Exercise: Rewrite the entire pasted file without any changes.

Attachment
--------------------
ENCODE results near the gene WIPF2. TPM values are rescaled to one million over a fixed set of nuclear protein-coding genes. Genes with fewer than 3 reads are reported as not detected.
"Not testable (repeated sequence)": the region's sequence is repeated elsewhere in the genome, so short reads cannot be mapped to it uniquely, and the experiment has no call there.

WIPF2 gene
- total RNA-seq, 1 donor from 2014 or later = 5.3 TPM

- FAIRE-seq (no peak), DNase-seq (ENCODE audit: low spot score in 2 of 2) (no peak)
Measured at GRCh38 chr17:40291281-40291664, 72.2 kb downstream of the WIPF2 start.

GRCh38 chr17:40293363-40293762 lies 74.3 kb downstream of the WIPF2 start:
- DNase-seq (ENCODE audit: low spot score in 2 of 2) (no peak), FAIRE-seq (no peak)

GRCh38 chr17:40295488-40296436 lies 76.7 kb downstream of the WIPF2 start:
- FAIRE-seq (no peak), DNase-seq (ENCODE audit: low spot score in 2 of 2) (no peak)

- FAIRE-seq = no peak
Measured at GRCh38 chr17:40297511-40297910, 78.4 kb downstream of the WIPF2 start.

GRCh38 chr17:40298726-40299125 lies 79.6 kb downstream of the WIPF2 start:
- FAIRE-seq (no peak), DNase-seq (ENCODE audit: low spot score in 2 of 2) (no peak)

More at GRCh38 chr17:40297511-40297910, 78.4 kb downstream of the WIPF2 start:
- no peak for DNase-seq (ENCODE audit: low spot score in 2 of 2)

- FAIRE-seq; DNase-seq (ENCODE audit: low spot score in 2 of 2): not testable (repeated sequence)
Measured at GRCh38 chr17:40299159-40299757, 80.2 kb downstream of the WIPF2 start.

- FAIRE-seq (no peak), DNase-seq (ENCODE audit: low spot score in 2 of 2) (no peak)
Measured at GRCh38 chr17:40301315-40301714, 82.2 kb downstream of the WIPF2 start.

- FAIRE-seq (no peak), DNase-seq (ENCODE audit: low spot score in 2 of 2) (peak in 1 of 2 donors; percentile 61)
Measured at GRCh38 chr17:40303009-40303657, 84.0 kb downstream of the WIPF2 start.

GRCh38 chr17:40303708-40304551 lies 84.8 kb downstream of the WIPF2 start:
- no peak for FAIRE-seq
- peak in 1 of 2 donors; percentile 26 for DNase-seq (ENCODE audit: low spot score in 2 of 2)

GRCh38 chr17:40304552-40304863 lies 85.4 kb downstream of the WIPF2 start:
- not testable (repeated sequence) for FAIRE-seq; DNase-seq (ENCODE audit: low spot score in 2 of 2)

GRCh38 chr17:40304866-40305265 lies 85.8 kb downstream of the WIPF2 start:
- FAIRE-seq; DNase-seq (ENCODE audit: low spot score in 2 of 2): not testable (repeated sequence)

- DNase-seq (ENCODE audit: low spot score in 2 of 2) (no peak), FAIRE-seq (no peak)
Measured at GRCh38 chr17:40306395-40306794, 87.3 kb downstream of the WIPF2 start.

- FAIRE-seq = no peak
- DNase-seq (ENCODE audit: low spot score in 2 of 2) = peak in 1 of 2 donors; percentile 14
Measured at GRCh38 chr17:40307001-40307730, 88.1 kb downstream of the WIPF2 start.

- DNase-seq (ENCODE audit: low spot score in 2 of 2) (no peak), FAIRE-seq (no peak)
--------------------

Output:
ENCODE results near the gene WIPF2. TPM values are rescaled to one million over a fixed set of nuclear protein-coding genes. Genes with fewer than 3 reads are reported as not detected.
"Not testable (repeated sequence)": the region's sequence is repeated elsewhere in the genome, so short reads cannot be mapped to it uniquely, and the experiment has no call there.

WIPF2 gene
- total RNA-seq, 1 donor from 2014 or later = 5.3 TPM

- FAIRE-seq (no peak), DNase-seq (ENCODE audit: low spot score in 2 of 2) (no peak)
Measured at GRCh38 chr17:40291281-40291664, 72.2 kb downstream of the WIPF2 start.

GRCh38 chr17:40293363-40293762 lies 74.3 kb downstream of the WIPF2 start:
- DNase-seq (ENCODE audit: low spot score in 2 of 2) (no peak), FAIRE-seq (no peak)

GRCh38 chr17:40295488-40296436 lies 76.7 kb downstream of the WIPF2 start:
- FAIRE-seq (no peak), DNase-seq (ENCODE audit: low spot score in 2 of 2) (no peak)

- FAIRE-seq = no peak
Measured at GRCh38 chr17:40297511-40297910, 78.4 kb downstream of the WIPF2 start.

GRCh38 chr17:40298726-40299125 lies 79.6 kb downstream of the WIPF2 start:
- FAIRE-seq (no peak), DNase-seq (ENCODE audit: low spot score in 2 of 2) (no peak)

More at GRCh38 chr17:40297511-40297910, 78.4 kb downstream of the WIPF2 start:
- no peak for DNase-seq (ENCODE audit: low spot score in 2 of 2)

- FAIRE-seq; DNase-seq (ENCODE audit: low spot score in 2 of 2): not testable (repeated sequence)
Measured at GRCh38 chr17:40299159-40299757, 80.2 kb downstream of the WIPF2 start.

- FAIRE-seq (no peak), DNase-seq (ENCODE audit: low spot score in 2 of 2) (no peak)
Measured at GRCh38 chr17:40301315-40301714, 82.2 kb downstream of the WIPF2 start.

- FAIRE-seq (no peak), DNase-seq (ENCODE audit: low spot score in 2 of 2) (peak in 1 of 2 donors; percentile 61)
Measured at GRCh38 chr17:40303009-40303657, 84.0 kb downstream of the WIPF2 start.

GRCh38 chr17:40303708-40304551 lies 84.8 kb downstream of the WIPF2 start:
- no peak for FAIRE-seq
- peak in 1 of 2 donors; percentile 26 for DNase-seq (ENCODE audit: low spot score in 2 of 2)

GRCh38 chr17:40304552-40304863 lies 85.4 kb downstream of the WIPF2 start:
- not testable (repeated sequence) for FAIRE-seq; DNase-seq (ENCODE audit: low spot score in 2 of 2)

GRCh38 chr17:40304866-40305265 lies 85.8 kb downstream of the WIPF2 start:
- FAIRE-seq; DNase-seq (ENCODE audit: low spot score in 2 of 2): not testable (repeated sequence)

- DNase-seq (ENCODE audit: low spot score in 2 of 2) (no peak), FAIRE-seq (no peak)
Measured at GRCh38 chr17:40306395-40306794, 87.3 kb downstream of the WIPF2 start.

- FAIRE-seq = no peak
- DNase-seq (ENCODE audit: low spot score in 2 of 2) = peak in 1 of 2 donors; percentile 14
Measured at GRCh38 chr17:40307001-40307730, 88.1 kb downstream of the WIPF2 start.

- DNase-seq (ENCODE audit: low spot score in 2 of 2) (no peak), FAIRE-seq (no peak)